[Python-ideas] re.compile_lazy - on first use compiled regexes

Masklinn masklinn at masklinn.net
Sat Mar 23 16:30:39 CET 2013

On 2013-03-23, at 15:46 , Antoine Pitrou wrote:

> On Sat, 23 Mar 2013 15:35:18 +0100
> Masklinn <masklinn at masklinn.net> wrote:
>> On 2013-03-23, at 14:34 , Antoine Pitrou wrote:
>>> On Sat, 23 Mar 2013 14:26:30 +0100
>>> Masklinn <masklinn at masklinn.net> wrote:
>>>> Wouldn't it be better if there are *few* different regexes? Since the
>>>> module itself caches 512 expressions (100 in Python 2) and does not use
>>>> an LRU or other "smart" cache (it just clears the whole cache dict once
>>>> the limit is breached as far as I can see), *and* any explicit call to
>>>> re.compile will *still* use the internal cache (meaning even going
>>>> through re.compile will count against the _MAXCACHE limit), all regex
>>>> uses throughout the application (including standard library &al) will
>>>> count against the built-in cache and increase the chance of the regex
>>>> we want cached to be thrown out no?
>>> Well, it mostly sounds like the re cache should be made a bit smarter.
>> It should, but even with that I think it makes sense to explicitly cache
>> regexps in the application, the re cache feels like an optimization more
>> than semantics.
> Well, of course it is. A cache *is* an optimization.
>> Either that, or the re module should provide an instantiable cache object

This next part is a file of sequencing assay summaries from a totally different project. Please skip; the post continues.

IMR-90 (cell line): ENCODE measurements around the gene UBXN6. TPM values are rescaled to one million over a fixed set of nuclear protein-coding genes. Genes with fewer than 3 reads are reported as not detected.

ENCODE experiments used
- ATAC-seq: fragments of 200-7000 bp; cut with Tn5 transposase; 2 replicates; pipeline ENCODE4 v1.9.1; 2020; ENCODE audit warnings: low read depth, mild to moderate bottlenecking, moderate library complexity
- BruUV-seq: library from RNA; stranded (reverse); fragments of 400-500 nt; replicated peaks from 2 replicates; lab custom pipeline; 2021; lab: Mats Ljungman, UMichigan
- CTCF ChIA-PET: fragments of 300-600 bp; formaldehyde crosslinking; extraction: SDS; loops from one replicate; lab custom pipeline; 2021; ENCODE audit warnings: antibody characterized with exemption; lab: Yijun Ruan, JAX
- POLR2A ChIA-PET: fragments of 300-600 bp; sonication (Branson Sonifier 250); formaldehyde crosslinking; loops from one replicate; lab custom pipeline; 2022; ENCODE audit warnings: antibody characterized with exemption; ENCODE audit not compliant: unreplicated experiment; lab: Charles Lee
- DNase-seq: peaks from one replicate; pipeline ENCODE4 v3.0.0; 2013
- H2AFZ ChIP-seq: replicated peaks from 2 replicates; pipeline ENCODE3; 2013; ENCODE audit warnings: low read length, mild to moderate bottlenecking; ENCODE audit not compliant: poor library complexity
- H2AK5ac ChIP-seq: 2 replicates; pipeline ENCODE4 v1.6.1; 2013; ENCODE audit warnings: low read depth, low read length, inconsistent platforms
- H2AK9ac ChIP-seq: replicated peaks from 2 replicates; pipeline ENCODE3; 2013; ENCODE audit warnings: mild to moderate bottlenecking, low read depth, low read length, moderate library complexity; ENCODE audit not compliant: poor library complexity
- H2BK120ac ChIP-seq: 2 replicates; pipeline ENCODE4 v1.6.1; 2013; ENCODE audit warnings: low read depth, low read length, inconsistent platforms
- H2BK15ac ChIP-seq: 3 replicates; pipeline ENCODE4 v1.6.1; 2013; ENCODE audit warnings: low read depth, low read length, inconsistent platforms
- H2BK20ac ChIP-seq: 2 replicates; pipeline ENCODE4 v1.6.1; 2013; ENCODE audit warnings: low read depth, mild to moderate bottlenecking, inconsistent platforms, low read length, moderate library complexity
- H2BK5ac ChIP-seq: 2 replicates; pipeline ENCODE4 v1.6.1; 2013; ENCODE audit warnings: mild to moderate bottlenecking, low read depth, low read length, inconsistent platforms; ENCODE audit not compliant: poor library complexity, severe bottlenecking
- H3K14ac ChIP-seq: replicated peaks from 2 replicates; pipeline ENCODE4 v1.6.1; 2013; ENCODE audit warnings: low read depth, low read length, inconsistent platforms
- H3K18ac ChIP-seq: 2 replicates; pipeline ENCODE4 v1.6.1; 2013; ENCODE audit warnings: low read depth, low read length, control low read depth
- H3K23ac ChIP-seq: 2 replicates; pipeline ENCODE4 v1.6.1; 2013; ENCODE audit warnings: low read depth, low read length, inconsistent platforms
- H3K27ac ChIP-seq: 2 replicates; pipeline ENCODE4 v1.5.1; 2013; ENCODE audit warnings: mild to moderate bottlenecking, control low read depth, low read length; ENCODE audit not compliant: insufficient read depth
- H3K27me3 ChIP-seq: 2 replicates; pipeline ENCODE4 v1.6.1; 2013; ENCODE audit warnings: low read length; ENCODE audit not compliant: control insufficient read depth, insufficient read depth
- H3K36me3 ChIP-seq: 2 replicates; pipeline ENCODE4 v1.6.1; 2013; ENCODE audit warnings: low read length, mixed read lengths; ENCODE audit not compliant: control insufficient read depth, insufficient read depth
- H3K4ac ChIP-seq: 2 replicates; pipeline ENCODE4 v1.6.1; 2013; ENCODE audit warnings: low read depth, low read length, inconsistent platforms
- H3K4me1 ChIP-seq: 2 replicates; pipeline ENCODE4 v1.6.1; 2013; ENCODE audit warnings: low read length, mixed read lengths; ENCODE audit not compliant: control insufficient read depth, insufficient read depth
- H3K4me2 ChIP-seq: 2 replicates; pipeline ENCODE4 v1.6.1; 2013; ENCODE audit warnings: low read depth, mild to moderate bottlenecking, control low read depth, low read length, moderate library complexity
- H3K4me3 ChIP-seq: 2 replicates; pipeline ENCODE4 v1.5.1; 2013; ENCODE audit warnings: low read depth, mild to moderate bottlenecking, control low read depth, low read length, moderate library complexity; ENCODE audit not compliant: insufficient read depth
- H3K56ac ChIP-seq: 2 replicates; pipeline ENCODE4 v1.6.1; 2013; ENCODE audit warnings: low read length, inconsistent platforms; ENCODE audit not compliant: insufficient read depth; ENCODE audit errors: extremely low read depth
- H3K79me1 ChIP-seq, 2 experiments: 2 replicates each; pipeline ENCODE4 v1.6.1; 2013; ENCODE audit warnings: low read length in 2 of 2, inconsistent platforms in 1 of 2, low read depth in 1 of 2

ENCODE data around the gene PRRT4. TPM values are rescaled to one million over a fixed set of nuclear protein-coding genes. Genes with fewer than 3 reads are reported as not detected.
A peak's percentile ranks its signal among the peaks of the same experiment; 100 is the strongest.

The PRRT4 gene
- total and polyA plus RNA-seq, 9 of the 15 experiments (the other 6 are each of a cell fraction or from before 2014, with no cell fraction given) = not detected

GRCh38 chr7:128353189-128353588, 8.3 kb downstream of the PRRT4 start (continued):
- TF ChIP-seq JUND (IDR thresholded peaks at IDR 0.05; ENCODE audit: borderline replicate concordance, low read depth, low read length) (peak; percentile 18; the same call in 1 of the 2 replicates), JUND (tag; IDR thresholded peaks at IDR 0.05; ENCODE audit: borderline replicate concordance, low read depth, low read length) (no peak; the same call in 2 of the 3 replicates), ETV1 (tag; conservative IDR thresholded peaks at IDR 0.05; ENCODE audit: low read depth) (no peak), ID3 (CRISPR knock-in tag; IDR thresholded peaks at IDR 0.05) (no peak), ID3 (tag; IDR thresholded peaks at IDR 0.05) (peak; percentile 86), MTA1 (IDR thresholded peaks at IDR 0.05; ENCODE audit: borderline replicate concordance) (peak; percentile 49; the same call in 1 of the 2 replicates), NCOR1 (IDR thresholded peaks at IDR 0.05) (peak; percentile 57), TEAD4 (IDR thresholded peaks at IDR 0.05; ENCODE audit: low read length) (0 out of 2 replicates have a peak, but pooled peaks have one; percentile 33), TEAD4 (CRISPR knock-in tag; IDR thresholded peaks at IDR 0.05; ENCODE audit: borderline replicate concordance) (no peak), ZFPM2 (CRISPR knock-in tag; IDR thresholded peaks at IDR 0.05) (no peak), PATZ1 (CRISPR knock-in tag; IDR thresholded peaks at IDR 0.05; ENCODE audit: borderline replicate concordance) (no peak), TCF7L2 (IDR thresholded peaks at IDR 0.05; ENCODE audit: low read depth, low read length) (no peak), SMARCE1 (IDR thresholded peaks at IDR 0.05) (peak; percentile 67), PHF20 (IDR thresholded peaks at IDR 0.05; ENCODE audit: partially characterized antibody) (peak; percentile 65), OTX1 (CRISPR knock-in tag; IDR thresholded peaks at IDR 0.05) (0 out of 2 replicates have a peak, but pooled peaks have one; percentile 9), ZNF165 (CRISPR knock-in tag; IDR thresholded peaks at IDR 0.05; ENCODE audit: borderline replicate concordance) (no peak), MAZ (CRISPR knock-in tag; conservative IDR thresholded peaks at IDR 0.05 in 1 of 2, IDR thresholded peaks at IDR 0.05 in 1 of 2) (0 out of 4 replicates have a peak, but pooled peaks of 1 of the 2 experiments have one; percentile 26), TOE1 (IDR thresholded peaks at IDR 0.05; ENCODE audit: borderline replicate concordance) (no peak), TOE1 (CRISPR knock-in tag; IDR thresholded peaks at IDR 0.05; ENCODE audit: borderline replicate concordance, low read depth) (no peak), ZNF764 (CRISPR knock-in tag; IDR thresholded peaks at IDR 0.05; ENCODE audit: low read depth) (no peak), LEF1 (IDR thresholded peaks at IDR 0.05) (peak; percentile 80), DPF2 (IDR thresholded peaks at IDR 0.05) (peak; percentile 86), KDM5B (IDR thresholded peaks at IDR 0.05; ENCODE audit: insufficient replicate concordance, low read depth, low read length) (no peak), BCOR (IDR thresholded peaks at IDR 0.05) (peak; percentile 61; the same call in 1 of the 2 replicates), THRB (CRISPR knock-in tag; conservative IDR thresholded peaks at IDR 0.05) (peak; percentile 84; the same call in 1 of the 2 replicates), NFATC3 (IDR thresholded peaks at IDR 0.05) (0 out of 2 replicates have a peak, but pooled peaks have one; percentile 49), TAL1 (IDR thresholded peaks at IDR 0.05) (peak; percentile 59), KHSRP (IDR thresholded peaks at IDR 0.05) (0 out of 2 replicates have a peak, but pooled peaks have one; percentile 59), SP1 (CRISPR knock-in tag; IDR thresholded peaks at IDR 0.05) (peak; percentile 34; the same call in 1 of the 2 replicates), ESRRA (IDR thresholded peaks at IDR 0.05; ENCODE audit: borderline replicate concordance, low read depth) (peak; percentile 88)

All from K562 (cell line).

>> for lazy compilation and caching of regexps e.g.
>> re.local_cache(maxsize=None) which would return an lru-caching proxy to
>> re. Thus the caching of a module's regexps would be under the control of
>> the module using them if desired (and important)
> IMO that's the wrong way to think about it. The whole point of a cache
> is that the higher levels don't have to think about it. Your CPU has
> L1, L2 and sometimes L3 caches so that you don't have to allocate your
> critical data structures in separate "faster" memory areas.
> That said, if you really want to manage your own cache, it should
> already be easy to do so using functools.lru_cache() (or any
> implementation of your choice). The re module doesn't have to provide a
> dedicated caching primitive.
> But, really, the point of a cache is to optimize performance *without*
> you tinkering with it.

Right, but in this case while I called it a cache the semantics really
is a lazy singleton: only create the regex object when it's needed, but
keep it around once it's been created.

The issue with a "proper cache" is that it performs via heuristics and
may or may not correctly improve performances as the heuristics will
never match all possible programs with the ideal behavior. If it's known
that we want to keep compiled regexps used by a module memoized (which
is what the current urrlib.parse code does/assumes) cache semantics
don't really work as — depending on the rest of the application — the
cached module regexps may get evicted, unless the cache has an unlimited

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